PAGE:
Responding to consumer tastes, Denny’s, for example, offers its Grand Slam Slugger breakfast consisting of two pancakes, two eggs, two bacon strips, two sausage links, with hash browns or toast, juice and coffee. “Americans want to eat everything,” Britt says.
The rise in dining out for breakfast contributed to the formation of Metro Diner, which offers comfort food at every meal and has struck a chord at breakfast time. Yelp aficionados praise its “unique pound cake French Toast” and noted the “long wait, which is worth it.” That kind of reaction has contributed to Metro Diner’s rapid growth to 60 locations (58 company-owned) in four years with 25 new outlets planned for 2019.
Hugh Connerty, co-chairman of Metro Diner and founder of Hooter’s and partner in Outback Steakhouse, attributes the spike in dining out breakfast at full-service eateries to “the changing dynamics of society. People aren’t about ducking in and grabbing a McMuffin’s on the road anymore,” he says. Many breakfast customers aren’t tied to 9-to-5 jobs and are operating in creative-style freelancing jobs.
Connerty says that there are shifting crowds most weekdays at a Metro Diner. The 7 a.m. crowd attracts working people like construction workers, and then starting around 9 a.m. it draws more diners with a “leisurely lifestyle or for business meetings,” who congregate in groups of four to six people, he says.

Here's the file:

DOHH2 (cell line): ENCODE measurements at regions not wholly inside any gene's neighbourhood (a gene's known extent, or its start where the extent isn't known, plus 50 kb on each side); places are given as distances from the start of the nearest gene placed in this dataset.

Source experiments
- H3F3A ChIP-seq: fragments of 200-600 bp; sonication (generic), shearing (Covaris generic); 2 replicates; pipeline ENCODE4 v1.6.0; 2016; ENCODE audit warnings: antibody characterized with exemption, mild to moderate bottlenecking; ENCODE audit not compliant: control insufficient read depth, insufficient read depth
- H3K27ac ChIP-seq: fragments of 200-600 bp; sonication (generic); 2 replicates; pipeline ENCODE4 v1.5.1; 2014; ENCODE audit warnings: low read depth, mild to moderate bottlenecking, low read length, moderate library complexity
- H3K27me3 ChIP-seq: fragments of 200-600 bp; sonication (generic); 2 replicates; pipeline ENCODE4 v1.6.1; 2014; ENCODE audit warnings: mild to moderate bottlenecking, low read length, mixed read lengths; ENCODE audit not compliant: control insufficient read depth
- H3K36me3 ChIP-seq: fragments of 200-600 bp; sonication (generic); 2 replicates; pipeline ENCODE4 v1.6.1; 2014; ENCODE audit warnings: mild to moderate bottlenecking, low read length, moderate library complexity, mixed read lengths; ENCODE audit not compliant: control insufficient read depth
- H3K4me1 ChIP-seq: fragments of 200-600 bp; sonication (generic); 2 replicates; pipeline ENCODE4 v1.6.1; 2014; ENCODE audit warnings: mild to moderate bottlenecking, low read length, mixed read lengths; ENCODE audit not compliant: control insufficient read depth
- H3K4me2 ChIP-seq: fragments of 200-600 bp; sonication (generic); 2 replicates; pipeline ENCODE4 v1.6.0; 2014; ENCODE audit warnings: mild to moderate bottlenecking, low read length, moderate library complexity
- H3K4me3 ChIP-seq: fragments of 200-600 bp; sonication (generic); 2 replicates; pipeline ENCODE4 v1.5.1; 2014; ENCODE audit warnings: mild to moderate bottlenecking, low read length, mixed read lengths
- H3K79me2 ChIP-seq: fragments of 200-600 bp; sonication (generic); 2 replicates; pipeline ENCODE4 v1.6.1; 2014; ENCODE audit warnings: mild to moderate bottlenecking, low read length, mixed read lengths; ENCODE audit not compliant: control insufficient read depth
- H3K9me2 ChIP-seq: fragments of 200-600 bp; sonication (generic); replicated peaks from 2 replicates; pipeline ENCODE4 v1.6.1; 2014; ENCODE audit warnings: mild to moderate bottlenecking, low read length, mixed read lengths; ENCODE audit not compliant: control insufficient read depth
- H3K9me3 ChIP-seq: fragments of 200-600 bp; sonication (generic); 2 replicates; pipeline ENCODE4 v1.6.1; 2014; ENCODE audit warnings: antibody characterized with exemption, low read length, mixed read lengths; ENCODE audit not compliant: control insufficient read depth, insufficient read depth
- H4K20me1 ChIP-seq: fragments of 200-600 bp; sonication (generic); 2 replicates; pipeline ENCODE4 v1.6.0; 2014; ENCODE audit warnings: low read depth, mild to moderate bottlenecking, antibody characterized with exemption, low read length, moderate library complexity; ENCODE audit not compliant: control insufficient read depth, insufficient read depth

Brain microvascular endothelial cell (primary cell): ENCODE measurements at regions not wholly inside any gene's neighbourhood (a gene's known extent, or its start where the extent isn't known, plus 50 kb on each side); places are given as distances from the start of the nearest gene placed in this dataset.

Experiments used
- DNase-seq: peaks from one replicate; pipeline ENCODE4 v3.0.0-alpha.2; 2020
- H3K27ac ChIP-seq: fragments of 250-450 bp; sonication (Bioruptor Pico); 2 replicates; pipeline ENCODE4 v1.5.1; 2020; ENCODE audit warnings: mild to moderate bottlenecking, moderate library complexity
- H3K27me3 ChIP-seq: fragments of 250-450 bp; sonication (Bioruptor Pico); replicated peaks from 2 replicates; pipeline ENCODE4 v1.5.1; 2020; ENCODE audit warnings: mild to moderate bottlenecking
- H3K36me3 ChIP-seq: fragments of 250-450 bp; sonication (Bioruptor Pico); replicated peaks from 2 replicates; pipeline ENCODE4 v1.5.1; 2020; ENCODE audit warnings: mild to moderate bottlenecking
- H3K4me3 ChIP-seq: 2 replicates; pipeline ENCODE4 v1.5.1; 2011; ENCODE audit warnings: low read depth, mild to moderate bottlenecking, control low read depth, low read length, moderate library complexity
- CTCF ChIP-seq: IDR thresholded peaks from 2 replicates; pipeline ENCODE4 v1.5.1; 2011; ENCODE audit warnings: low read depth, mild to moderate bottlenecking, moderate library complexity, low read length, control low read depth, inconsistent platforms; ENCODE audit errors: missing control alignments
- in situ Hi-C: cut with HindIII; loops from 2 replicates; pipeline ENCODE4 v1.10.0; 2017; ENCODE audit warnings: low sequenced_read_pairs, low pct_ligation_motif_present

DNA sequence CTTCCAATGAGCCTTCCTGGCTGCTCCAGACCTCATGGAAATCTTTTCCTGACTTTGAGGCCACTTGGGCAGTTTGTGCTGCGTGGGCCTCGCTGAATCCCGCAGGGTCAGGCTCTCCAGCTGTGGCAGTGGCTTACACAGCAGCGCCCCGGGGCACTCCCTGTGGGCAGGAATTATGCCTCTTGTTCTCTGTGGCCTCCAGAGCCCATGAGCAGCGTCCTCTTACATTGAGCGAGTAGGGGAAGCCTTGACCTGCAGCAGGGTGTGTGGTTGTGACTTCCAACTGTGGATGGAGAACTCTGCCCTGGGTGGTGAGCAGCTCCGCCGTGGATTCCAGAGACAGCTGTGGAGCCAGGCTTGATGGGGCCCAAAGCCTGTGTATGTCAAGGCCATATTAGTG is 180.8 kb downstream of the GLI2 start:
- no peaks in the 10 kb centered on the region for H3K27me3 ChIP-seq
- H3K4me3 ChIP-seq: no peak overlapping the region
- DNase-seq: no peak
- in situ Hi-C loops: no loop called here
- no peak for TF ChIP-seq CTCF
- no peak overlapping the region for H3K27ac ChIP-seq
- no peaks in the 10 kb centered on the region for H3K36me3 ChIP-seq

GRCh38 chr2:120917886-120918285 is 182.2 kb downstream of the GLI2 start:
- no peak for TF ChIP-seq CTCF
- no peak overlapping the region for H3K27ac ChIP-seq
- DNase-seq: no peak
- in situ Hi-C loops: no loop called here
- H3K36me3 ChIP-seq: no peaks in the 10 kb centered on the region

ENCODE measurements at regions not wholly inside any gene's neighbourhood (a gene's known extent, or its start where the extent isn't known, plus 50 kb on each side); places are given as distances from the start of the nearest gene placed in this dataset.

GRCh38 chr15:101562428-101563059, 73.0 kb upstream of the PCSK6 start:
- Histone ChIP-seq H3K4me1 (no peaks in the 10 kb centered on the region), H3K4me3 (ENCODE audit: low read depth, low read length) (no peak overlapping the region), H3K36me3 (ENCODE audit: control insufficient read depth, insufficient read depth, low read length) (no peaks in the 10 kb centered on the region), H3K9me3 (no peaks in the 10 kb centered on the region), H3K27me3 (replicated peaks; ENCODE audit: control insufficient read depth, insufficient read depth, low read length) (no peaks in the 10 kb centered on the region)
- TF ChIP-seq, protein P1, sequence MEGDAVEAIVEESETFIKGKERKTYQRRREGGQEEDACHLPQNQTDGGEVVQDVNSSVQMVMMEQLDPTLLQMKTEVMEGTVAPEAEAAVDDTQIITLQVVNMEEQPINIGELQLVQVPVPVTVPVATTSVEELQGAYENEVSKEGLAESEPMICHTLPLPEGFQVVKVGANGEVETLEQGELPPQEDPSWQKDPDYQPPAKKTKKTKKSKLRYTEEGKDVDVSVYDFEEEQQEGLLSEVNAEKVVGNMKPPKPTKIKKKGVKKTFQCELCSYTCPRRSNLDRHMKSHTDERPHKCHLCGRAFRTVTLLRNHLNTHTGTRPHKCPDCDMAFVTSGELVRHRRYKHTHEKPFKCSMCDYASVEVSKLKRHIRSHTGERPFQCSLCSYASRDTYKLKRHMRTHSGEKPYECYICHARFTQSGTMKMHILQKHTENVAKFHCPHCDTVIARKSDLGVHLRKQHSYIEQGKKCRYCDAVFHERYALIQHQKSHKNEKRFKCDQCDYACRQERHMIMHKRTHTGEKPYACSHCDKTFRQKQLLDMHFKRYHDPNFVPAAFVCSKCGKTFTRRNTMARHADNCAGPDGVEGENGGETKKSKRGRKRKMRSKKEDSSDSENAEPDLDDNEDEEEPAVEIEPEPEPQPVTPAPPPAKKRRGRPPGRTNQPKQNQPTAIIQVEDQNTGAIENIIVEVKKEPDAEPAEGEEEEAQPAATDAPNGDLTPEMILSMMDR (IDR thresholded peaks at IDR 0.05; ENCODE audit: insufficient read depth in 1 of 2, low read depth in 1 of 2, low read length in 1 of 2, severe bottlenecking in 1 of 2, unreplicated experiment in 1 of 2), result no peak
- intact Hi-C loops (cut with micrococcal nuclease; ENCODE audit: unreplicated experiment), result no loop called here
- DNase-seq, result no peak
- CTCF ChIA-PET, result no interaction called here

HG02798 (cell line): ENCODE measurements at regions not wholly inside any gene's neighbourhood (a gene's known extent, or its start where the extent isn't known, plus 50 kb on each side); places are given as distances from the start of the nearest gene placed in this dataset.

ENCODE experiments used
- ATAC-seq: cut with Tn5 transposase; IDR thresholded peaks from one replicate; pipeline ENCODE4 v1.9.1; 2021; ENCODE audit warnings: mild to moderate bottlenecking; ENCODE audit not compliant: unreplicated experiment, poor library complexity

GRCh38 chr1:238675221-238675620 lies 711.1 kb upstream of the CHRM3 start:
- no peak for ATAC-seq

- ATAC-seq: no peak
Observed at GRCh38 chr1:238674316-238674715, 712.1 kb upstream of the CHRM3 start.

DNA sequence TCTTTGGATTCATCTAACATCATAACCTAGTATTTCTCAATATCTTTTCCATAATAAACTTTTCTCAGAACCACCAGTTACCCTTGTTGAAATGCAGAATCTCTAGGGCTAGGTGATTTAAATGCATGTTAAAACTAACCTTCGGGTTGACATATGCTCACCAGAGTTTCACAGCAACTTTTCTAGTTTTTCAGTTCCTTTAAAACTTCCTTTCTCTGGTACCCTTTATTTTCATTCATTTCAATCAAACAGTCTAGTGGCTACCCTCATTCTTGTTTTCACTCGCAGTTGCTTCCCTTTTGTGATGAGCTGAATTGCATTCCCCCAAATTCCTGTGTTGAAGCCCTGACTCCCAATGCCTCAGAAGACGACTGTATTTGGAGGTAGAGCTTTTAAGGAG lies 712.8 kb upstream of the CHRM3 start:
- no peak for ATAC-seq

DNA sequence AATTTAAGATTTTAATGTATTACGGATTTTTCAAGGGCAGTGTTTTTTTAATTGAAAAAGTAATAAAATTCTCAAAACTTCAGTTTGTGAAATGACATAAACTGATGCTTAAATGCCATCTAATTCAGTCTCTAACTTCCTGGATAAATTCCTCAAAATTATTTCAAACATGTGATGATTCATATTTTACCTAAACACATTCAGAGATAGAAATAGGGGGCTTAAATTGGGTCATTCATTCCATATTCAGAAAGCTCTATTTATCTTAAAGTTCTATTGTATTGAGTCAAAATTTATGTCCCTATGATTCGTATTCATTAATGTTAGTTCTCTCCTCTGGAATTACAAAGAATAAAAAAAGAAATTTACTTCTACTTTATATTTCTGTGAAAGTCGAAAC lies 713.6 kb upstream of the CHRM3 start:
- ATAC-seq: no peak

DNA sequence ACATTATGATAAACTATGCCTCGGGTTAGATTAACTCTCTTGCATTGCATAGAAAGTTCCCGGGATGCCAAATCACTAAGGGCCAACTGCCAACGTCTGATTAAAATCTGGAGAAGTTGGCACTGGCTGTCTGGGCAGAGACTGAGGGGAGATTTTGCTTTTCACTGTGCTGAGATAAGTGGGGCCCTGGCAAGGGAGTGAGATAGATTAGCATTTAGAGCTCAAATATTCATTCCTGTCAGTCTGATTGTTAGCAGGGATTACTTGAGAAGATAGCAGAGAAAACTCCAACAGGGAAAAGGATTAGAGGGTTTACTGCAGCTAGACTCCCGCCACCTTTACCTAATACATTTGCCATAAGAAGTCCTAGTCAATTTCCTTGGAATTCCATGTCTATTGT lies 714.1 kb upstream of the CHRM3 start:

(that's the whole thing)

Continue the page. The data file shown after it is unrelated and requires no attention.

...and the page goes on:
On weekends, the crowds line up and mostly consist of friends and family, not business-related, he says.
Connerty says they’re aiming to keep Metro Diner’s restaurants compact, accommodating about 100 to 125 guests to ensure personalized service.
Hearty breakfasts prevail at Metro Diner as well. Fried chicken and waffles is the No. 1 seller, with egg dishes close behind. “You can’t eat what we put in front of you, and almost everyone takes food to go,” Connerty says. But for the health conscious, there’s avocado toast, fruit, and egg-white omelets.
“There are about 1,600 IHOP’s and 1,600 Denny’s and 755 Outback’s. And we think wherever there are Outback’s, there could be at least one if not two Metro Diners,” he says.
Metro Diner’s concept of strong service, healthy portions, and comfort food appeals to a wide audience, ranging from retirement communities at the Villages in Florida and with millennials and college students in Gainesville, near the University of Florida.
But forthright Connerty reveals that it hasn’t clicked with one audience: kids. “You see a few kids at Metro Diner, but most parents take their kids to McDonald’s or Chick-fil-A. We consider ourselves a family restaurant, but it’s been a challenge,” he says.